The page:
By Doug Kelly
Each October, National Cybersecurity Month serves as a critical reminder about the growing persistence and sophistication of cyber threats to every aspect of American society. In the first half of 2022, there were more than 817 reported data breaches in the United States alone. Unfortunately, cyberattacks are only expected to increase, with global costs from cybercrime expected to hit $10.5 trillion annually by 2025.
In today’s digital world, the operations of everything from critical infrastructure to local governments rely on some type of online platform that could be vulnerable. That’s why it is more imperative than ever that federal, state, and local governments prioritize smart policies and partnerships that bolster cybersecurity protections and capabilities.Increasingly, we’re seeing nefarious actors from authoritarian regimes, namely China and Russia, deploy cyberattacks in an effort to undermine our national and economic security. Just this month, a hacking group from Russia launched an attack on U.S. airport websites. Fortunately, the attacks did not have any serious impact, but this shows the lengths adversaries will go to disrupt vital institutions, or worse, cause harm to our citizens.
As China’s technological influence continues to grow, many in the U.S. intelligence community are expressing serious concerns, with the Director of National Intelligence saying, “China presents a prolific and effective cyber-espionage threat, possesses substantial cyber-attack capabilities, and presents a growing influence threat.”
Equally concerning, a new report details how China deploys cyberattacks as a means of aggression and outlines the threats these attacks pose to U.S. national security. The report found, “China is capable of cyber-enabled espionage, influence operations, and cyberattacks that can cause disruption and destruction.”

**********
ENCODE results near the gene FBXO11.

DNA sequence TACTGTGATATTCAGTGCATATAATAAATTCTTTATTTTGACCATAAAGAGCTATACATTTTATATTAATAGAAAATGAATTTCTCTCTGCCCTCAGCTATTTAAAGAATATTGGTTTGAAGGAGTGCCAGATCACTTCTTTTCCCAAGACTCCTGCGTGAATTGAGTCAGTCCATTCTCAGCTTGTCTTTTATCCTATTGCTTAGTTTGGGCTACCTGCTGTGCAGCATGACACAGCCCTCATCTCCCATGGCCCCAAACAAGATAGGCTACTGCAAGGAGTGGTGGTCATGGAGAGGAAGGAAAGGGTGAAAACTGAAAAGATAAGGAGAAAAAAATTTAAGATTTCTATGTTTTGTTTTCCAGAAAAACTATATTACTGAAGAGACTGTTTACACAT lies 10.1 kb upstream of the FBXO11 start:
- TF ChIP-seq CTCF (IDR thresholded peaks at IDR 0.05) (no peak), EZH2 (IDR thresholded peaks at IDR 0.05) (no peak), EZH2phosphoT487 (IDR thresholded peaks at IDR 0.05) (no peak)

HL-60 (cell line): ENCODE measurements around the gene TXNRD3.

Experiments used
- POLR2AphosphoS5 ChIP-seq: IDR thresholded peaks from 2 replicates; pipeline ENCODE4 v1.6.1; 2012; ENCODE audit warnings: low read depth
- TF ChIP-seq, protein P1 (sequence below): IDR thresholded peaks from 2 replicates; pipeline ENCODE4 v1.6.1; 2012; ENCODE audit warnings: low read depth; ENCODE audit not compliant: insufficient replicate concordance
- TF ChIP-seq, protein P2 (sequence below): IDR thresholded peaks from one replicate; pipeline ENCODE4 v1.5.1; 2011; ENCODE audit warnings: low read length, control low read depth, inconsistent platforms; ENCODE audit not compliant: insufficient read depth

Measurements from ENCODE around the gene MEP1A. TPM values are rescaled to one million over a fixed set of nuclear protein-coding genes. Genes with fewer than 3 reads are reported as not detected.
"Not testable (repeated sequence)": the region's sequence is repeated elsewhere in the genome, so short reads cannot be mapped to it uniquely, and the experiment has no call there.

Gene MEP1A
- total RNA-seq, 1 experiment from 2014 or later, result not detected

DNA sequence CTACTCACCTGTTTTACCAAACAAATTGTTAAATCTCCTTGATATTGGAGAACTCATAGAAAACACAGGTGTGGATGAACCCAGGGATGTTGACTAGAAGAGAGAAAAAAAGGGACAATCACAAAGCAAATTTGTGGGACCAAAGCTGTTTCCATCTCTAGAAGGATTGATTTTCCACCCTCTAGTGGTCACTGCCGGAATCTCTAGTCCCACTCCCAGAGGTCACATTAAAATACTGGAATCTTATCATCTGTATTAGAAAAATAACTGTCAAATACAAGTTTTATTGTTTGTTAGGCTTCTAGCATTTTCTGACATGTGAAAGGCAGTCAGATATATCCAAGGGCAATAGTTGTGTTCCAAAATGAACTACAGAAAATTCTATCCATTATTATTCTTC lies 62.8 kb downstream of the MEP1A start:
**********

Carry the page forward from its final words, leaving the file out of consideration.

Our allies across the Atlantic share similar sentiment. On the heels of polling that found nearly 90 percent of U.S. and European voters believe China and Russia’s technological ambitions threaten their country’s national security, the head of Britain’s cyber-intelligence agency stated China’s use of technology has become a “battlefield for control, for values and for influence.”
While China and Russia increase their partnership and cooperation, the United States must fortify our partnerships with our allies and our private sector domestic innovators to build and deploy technologies that can better protect our economic and national security networks.
Unlike in China and Russia, American technology creates ladders of economic opportunity, protects our citizens, defends our allies, and guards us against cyberattacks. It also articulates our principles of freedom, expression, and association, and empowers millions of citizens around the world to make their voices and heard. Furthermore, private sector investment accounts for two-thirds of U.S. research and development (R&D) spending that help us lead on cutting-edge technologies that sustain our over foreign adversaries.
Meanwhile, China and Russia utilize technology to censor political debate, monitor their people and restrict the flow of information. As we saw early in the Russia-Ukraine war, China parroted Russian state propaganda, refused to condemn Putin’s actions, launched cyberattacks against Ukraine, and was considering ways to help Russia bypass sanctions with military and economic aid. Just this week, China scrubbed from its internet any mention of a former top political leader.
Despite these alarming alliances and stark warnings from national security leaders, some in Congress are pursuing anti-innovation legislation that targets our domestic technology sector – a key player in our cyber defense strategy and national security. This misguided legislation would handcuff our leading innovators, which risks giving our adversaries an upper hand in their pursuit to become the most dominant technological powers in the world.
As Congress and the Administration continue to explore policies to strengthen cyber protections, the U.S. technology industry will be instrumental in the effort to detect and deter future cyber threats and uphold secure networks and cyber protections. The stakes are too high to hamstring our top tech innovators at a time when we need their expertise the most.